When I first heard about Corruption I thought, “a 1968 horror film starring Peter ‘Grand Moff Tarkin’ Cushing? Yes!” Then I got the disc in the mail and got a little concerned. The cover shows a very dramatic drawing of Cushing kneeling over a woman trapped beneath him. He is holding her head up by the hair with one hand and holding a knife to her throat with the other. Quotes like “A sleazy gem”, “A devastating orgy of slaughter” and “Uncut, Uncensored, Unbelievable!” adorn the packaging. What had I gotten myself into? Was this some strange, seedy slasher film that had avoided the light of day until now for a reason?
As it turned out it wasn’t nearly that bad. I mean it was pretty bad for squeamish 1968 audiences, which is probably why there are two versions of the most controversial scene. In the scene Sir John Rowan (Cushing) has gone to the home of a prostitute to kill her and… – I’ll explain why in a minute. In the version originally released in the US and UK, the lady of the evening (Jan Waters) is fully clothed and you don’t see much in way of blood or gore. It’s an extremely tame scene. In the internationally released version, seen here for the first time, the woman (Marian Collins) appears topless throughout the whole scene and the audience sees Rowan cut off her head with a scalpel. It’s an intense scene… but I’m getting ahead of myself.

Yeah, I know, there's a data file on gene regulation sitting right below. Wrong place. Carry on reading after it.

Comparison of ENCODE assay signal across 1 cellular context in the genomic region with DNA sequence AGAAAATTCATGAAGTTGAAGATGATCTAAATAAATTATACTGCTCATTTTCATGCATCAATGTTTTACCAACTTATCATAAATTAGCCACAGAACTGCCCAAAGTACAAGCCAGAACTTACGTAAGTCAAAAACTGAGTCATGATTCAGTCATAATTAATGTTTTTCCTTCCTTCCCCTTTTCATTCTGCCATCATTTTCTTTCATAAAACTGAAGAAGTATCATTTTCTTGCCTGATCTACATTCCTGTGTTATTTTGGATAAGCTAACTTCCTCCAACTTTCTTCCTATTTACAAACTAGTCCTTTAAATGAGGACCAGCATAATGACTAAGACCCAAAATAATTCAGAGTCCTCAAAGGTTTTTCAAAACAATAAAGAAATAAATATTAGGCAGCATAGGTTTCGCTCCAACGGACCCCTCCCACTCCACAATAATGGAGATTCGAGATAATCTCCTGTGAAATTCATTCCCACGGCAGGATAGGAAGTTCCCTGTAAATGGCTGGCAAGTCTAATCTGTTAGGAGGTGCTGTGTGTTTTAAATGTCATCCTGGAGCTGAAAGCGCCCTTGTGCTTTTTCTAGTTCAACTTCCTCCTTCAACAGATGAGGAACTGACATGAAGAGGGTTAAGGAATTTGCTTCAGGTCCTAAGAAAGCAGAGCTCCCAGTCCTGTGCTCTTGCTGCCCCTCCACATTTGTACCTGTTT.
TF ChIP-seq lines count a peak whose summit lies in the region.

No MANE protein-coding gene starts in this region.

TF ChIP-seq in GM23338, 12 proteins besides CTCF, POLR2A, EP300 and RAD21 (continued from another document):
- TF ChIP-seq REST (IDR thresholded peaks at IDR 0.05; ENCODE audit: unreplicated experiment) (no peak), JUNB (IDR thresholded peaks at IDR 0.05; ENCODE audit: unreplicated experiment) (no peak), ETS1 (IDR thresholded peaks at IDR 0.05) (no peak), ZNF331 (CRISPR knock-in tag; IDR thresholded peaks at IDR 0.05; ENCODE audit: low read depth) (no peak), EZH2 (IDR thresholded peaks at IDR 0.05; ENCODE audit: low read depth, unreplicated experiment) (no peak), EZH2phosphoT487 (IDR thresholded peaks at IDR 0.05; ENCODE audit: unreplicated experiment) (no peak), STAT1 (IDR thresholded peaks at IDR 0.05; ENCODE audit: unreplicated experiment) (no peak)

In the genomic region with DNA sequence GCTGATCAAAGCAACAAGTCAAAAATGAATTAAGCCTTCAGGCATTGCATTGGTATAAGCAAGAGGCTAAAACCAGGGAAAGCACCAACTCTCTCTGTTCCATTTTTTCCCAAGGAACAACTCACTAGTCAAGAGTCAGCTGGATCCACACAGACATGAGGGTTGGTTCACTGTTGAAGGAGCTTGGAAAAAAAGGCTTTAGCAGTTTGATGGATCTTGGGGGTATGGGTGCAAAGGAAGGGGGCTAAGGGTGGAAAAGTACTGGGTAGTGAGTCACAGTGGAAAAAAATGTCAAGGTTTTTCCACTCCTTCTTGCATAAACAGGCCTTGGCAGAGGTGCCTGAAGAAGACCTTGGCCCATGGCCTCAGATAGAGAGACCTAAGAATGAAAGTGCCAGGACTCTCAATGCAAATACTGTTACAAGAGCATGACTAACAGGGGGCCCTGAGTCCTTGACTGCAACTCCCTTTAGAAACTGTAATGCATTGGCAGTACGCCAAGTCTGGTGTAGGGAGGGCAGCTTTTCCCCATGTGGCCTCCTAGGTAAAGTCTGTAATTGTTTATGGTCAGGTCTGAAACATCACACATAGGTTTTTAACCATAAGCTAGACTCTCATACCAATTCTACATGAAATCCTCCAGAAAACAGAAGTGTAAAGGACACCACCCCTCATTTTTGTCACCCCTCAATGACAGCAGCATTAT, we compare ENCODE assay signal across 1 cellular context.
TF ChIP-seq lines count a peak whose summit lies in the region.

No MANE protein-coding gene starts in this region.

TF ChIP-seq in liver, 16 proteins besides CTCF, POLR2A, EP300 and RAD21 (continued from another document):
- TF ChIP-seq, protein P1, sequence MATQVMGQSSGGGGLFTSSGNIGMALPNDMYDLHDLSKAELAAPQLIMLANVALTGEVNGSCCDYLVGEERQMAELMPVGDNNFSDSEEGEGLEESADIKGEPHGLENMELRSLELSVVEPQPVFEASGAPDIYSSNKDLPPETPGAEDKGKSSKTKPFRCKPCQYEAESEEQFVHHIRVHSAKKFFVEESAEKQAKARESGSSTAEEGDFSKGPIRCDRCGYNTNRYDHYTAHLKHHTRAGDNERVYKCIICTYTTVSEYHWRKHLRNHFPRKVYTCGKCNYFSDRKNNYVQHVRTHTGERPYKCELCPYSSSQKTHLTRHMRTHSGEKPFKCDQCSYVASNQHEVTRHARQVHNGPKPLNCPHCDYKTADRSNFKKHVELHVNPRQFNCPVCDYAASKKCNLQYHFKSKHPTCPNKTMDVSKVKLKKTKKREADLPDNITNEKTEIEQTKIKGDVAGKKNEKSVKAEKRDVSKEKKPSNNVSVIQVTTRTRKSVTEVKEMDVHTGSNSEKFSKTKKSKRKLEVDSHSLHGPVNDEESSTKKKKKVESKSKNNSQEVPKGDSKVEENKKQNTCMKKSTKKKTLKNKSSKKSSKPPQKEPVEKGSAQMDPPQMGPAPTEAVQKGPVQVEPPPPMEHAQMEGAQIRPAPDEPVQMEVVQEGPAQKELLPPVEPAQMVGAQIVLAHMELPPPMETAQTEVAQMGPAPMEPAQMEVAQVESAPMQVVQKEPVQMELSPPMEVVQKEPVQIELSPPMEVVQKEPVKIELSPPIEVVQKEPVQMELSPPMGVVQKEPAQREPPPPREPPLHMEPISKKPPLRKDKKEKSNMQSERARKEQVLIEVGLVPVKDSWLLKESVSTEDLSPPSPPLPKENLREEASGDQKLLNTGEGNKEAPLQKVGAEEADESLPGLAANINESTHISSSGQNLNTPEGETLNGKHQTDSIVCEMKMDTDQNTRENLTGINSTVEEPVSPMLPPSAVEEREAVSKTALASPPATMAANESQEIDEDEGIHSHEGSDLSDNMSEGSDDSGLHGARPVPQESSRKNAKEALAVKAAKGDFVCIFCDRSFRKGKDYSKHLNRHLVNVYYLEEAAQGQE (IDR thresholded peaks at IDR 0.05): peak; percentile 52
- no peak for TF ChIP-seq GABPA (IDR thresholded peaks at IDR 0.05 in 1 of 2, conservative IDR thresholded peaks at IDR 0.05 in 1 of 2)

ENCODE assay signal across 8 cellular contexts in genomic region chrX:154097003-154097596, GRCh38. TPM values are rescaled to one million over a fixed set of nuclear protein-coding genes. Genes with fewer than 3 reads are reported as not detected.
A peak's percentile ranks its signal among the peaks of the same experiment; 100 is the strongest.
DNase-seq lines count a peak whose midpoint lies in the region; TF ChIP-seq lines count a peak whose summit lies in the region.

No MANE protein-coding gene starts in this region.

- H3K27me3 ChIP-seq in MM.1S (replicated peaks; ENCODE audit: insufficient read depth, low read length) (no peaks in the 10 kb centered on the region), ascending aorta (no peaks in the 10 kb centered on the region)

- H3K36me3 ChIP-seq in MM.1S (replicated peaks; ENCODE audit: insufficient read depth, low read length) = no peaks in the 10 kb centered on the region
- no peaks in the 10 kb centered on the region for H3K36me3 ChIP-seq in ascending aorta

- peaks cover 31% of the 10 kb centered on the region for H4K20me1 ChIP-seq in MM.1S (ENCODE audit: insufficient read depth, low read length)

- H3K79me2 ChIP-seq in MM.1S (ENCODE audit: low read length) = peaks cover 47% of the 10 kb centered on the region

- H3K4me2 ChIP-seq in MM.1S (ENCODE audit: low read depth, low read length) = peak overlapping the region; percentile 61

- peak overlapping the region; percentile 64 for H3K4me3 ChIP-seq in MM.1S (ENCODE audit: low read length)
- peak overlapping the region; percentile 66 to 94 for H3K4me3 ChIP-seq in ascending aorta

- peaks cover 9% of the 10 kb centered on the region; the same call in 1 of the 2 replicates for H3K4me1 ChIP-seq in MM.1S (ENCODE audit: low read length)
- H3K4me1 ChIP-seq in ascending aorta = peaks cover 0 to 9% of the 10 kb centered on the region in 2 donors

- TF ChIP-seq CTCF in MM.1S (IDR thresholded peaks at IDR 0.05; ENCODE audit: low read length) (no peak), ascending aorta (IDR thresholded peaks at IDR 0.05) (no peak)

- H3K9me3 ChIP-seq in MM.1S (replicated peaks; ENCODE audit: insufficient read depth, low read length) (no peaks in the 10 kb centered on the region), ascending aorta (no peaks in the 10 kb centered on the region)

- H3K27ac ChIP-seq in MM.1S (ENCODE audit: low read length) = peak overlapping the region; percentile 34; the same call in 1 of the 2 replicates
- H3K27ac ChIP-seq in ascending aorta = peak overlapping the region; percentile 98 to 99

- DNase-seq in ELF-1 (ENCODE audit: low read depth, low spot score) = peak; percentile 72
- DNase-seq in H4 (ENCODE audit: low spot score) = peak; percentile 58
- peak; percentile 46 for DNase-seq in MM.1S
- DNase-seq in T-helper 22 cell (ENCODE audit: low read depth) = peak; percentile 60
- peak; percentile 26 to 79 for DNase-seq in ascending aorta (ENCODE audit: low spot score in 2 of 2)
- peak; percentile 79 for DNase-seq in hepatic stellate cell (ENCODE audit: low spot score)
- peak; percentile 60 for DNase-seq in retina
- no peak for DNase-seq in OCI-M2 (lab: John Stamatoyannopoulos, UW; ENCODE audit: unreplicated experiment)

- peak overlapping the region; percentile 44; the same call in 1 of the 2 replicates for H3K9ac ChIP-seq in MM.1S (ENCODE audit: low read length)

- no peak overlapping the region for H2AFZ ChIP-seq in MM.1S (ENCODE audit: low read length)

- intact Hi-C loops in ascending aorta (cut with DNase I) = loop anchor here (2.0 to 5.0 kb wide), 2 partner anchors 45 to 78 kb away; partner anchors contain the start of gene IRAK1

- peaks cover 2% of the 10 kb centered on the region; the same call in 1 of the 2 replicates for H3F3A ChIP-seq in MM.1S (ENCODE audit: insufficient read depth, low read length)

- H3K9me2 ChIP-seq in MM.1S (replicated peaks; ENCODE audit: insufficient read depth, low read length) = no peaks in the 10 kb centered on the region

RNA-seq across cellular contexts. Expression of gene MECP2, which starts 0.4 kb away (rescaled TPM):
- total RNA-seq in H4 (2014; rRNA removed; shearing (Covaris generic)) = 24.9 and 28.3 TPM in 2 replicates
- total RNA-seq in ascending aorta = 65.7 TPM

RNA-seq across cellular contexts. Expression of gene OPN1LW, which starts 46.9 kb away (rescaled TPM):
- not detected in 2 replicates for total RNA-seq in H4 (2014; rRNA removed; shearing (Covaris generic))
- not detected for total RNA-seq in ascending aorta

Corruption (or Carnage if you’re looking it up on imdb) is a story about Sir John Rowan, a renowned surgeon, and his beautiful supermodel fiance, Lynn (Sue Lloyd) and their obsession with vanity that destroys them. The film opens at a swinging ’60s London party. This is Lynn’s scene and the much older John is obviously out of place. This scene is shot really well to convey the claustrophobia that John is feeling.
At this party John and a snooty photographer get in a huge fight when the photographer wants Lynn to take her cloths off for a photo shoot. John tries to take the man’s camera, they struggle, and one of the hot lights is knocked over landing on Lynn’s face horrible scaring and disfiguring her.